Well, yeah. So in 1964, the Helsinki declaration on research for said for medical research, you need to have consent and this needs to be dynamic so that people can withdraw consent for research at any time up into the second in which they,
So dynamic is just in time. I can turn it on. I can turn it off. It's all in my control. Right? So Dyna. So, so that makes sense. But dynamic to me means feature by feature. What am I? So in, in, in our world, I'm trying to ask a parent to consent to a newsletter, a push notification, a catalog and uploading videos, all of which are, are PII. Even the video in the kids, space, pictures, audio. So each of those features is mapped to date attributes and mapped to verification tiers. And a child may start a service with a starter account. They don't even have an email for password reset, but then later they decide, gee, this is really a problem. I've had to lose my account three times and created a whole new login. So now I do want an email. And so adding these additively, adding, building against the profile, being able to click on the contest three weeks after you've been enrolled and say, yeah, I actually do want to participate in the contest. So now the consent needs to go request needs to go out to the parent just in
Time. So you mean it, it, it, so, yeah, so I think dynamic
That's, you know, to me it was dynamic, but it better,
I think for control, like companies giving users control of consent. So I want to be able as users say, okay, I'm gonna withdraw consent while I'm in this room for anything, for every company, for every service digital for this space, you know, I wanna be able to do dynamically. When I walk out of here, I want to turn it back on like that, that's kind of what I'm imagining the future of dynamic consent would look like and
That's, and I would be so against that and the reason I would be against it. And then my passes is because I'm gonna have a parent, who's gonna get pissed off at one company, excuse me. And they're gonna say, well, I'm just gonna opt him out of everything. And it's just too easy. Right? People have a glass of wine at night. We do things, you know, much more freely with our fingers. And I would want somebody to have, because it would be very burdensome for the companies that are supporting them. And it will be burdensome for the user who says, yeah, I didn't really mean to do that. Now I've gotta go reset everything. Well, just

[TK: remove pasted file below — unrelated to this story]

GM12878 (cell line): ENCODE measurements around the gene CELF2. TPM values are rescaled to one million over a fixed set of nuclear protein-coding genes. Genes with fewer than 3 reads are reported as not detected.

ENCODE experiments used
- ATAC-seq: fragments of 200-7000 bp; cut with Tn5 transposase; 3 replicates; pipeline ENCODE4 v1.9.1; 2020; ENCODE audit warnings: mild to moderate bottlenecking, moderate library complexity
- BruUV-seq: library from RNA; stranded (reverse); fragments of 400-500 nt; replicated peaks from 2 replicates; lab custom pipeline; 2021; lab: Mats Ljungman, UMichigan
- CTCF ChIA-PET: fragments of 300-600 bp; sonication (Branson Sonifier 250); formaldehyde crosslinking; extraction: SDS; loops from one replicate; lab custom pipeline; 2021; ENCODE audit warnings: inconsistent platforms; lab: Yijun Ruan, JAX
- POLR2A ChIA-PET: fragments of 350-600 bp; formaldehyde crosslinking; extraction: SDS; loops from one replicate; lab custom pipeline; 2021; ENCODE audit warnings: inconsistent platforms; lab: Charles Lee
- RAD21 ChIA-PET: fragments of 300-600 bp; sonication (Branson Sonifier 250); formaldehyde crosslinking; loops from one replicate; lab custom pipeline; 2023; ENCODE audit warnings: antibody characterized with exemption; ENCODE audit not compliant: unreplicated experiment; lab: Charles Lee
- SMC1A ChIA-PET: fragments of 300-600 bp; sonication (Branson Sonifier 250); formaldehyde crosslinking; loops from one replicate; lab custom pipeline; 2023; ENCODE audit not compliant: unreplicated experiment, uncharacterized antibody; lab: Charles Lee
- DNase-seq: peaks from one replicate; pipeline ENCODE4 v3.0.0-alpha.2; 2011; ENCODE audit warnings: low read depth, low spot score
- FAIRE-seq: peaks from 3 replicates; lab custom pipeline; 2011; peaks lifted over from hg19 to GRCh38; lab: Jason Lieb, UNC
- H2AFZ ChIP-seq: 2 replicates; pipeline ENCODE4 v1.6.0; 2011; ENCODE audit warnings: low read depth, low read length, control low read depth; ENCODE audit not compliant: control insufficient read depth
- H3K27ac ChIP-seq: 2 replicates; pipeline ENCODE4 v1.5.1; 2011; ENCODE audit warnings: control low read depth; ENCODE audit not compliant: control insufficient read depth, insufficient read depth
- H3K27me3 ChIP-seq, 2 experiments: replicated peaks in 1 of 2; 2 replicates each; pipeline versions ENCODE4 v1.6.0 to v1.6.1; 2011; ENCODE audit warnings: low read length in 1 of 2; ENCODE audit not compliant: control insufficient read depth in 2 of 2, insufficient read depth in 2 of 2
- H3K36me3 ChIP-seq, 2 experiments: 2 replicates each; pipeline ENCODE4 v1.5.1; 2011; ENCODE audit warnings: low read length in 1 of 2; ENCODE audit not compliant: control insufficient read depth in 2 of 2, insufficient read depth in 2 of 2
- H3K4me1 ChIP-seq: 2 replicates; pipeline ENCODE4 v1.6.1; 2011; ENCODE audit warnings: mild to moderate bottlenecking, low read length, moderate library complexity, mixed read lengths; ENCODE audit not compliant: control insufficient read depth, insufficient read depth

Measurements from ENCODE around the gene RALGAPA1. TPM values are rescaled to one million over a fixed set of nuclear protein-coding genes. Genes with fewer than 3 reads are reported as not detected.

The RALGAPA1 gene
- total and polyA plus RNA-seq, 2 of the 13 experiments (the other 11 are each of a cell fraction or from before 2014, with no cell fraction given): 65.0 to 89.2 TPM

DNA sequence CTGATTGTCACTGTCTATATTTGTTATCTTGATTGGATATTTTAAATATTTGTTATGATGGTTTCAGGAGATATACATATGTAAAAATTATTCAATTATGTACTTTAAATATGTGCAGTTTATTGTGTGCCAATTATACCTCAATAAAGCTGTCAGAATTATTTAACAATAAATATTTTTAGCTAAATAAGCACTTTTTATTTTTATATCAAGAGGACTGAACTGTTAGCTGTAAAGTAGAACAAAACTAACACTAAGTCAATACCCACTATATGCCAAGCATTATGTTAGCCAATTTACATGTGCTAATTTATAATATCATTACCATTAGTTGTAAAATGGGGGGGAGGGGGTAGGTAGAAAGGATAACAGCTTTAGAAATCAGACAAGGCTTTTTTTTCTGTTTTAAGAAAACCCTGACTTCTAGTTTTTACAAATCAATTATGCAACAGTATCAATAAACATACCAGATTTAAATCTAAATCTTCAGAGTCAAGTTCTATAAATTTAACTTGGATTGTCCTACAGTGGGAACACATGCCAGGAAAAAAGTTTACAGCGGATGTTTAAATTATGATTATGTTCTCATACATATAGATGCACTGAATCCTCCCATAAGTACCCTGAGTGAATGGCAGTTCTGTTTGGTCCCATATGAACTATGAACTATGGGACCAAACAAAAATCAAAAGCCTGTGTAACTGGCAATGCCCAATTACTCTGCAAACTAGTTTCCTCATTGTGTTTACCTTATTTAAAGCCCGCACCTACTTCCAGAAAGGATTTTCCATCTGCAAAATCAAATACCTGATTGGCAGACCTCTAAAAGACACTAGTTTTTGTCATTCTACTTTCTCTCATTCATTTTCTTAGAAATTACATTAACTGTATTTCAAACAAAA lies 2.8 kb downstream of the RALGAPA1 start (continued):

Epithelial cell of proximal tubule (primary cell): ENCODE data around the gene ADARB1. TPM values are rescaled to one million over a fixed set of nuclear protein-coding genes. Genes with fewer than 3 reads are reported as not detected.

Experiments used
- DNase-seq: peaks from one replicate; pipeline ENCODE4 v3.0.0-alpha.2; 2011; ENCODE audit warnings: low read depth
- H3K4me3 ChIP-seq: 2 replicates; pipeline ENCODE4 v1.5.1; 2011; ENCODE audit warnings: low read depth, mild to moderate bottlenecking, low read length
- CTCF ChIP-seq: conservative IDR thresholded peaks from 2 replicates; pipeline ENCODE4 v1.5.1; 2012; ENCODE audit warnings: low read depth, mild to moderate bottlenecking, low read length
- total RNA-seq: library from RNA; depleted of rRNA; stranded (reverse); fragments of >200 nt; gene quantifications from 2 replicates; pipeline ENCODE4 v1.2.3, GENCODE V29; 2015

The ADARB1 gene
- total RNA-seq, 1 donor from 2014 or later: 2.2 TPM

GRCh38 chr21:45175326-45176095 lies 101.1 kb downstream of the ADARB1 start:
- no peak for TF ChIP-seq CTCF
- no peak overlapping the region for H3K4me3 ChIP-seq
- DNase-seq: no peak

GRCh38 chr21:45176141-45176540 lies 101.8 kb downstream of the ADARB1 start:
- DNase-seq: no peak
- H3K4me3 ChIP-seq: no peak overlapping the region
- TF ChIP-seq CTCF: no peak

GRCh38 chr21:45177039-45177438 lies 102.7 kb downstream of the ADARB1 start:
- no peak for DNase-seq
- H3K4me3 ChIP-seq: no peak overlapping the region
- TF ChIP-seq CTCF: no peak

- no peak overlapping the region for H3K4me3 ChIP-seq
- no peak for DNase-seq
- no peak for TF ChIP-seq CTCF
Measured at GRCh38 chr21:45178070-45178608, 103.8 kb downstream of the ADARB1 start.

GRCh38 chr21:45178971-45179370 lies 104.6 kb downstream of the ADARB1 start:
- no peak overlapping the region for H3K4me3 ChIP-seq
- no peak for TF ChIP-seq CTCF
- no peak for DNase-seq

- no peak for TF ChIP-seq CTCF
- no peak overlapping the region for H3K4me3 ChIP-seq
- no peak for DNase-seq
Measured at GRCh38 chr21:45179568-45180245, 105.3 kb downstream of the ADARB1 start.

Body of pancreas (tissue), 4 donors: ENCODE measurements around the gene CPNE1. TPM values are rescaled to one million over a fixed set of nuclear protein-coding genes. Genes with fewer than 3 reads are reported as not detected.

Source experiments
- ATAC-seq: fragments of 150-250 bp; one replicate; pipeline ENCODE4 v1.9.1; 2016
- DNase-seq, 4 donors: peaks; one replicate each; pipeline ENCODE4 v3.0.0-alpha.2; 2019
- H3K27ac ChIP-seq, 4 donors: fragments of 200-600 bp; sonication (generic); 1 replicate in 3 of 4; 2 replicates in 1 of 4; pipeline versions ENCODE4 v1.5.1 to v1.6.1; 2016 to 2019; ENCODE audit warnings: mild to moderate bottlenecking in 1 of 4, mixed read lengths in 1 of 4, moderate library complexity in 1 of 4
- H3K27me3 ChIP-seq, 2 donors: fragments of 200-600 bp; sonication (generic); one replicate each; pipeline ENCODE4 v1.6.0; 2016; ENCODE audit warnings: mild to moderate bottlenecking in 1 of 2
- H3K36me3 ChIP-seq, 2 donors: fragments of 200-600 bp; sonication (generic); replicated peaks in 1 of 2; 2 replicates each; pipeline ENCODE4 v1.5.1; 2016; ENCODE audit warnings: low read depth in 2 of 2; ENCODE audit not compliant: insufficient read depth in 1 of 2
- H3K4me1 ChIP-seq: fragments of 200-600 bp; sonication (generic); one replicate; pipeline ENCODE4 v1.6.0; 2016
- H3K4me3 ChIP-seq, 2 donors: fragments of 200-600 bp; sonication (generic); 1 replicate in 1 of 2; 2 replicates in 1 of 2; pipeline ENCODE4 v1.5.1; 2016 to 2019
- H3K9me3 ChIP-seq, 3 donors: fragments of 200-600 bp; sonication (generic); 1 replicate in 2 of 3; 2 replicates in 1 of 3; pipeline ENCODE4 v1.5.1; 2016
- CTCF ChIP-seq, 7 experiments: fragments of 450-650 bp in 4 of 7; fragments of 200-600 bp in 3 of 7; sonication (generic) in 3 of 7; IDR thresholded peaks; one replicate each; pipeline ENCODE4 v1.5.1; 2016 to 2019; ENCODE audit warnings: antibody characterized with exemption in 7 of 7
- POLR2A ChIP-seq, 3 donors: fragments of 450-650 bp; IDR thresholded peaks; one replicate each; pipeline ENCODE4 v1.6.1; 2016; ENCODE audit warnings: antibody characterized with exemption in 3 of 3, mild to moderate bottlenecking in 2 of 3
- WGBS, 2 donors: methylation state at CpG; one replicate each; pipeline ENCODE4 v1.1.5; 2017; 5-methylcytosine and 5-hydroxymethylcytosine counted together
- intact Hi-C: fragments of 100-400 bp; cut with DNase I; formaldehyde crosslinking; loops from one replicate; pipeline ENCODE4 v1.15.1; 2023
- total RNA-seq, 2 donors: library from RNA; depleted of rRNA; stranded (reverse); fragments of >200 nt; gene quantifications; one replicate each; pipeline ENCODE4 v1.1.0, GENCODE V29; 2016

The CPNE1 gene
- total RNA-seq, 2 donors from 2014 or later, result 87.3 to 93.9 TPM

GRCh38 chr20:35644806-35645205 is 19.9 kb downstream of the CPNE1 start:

To add to that. But I, to challenge that we, we are for that we're for contextual consent mark. I
Well in this contextual, but he said one push and I've opted myself out of everything on the energy.
Yes. And then one push you can opt back
In or you can opt back in and I won't be meaning consent opting back in, but things will have changed, be tied to the breathalyzers, but I'm, I mean, look, I'm very granular consent. Yes. It's, it's granular. I had to make a decision in our system. We, we could not make it one push because the companies would not adopt the solution,
Which is the topic for today, how you need to let companies give away control. Right. And that's definitely a big struggle. And when I first brought up the idea of withdrawal consent at a conference like this a couple years ago, I mean, people said, can you please not bring that up? You know, everybody looked really uncomfortable and you know, withdrawn consent is scary. Cuz companies think they're gonna lose what 80% of their customers, when the laws come in and you know, maybe they should, right. Maybe they
Consent. Isn't the only legal basis. And if you're worried that people don't want your service, then, then you shouldn't be marketing to them or you shouldn't be contacting them. And if you know that you should be providing that service, then you find another basis for processing that data. I think that you want it's about having engaged customers, that you can actually get revenue off and give personalized experiences versus just having customers who you just wanna push that information to. What's really more valuable. Is it that engaged customer or, or dormant basis whose personal data you probably shouldn't be holding?
So the charity sector in the UK they've come down really hard on a lot of money out of old people. I think the, the idea there was that what they've seen is when they opted everybody out and say, look, we really need you to come back in. If you want to consent, they've got less, less people, but they're spending a lot more and they're much happier. So that's sort of the early indication. I'm not sure if that actually transcends across use cases. But
So just to be clear though, I was talking about one single service across all one, one button that hits every company at one time.
Right. I want to turn off the internet. That would be a lovely
That it's called flight mode.
Think so. However, flight mode doesn't actually turn off all of your radios.
Not anymore. Yeah,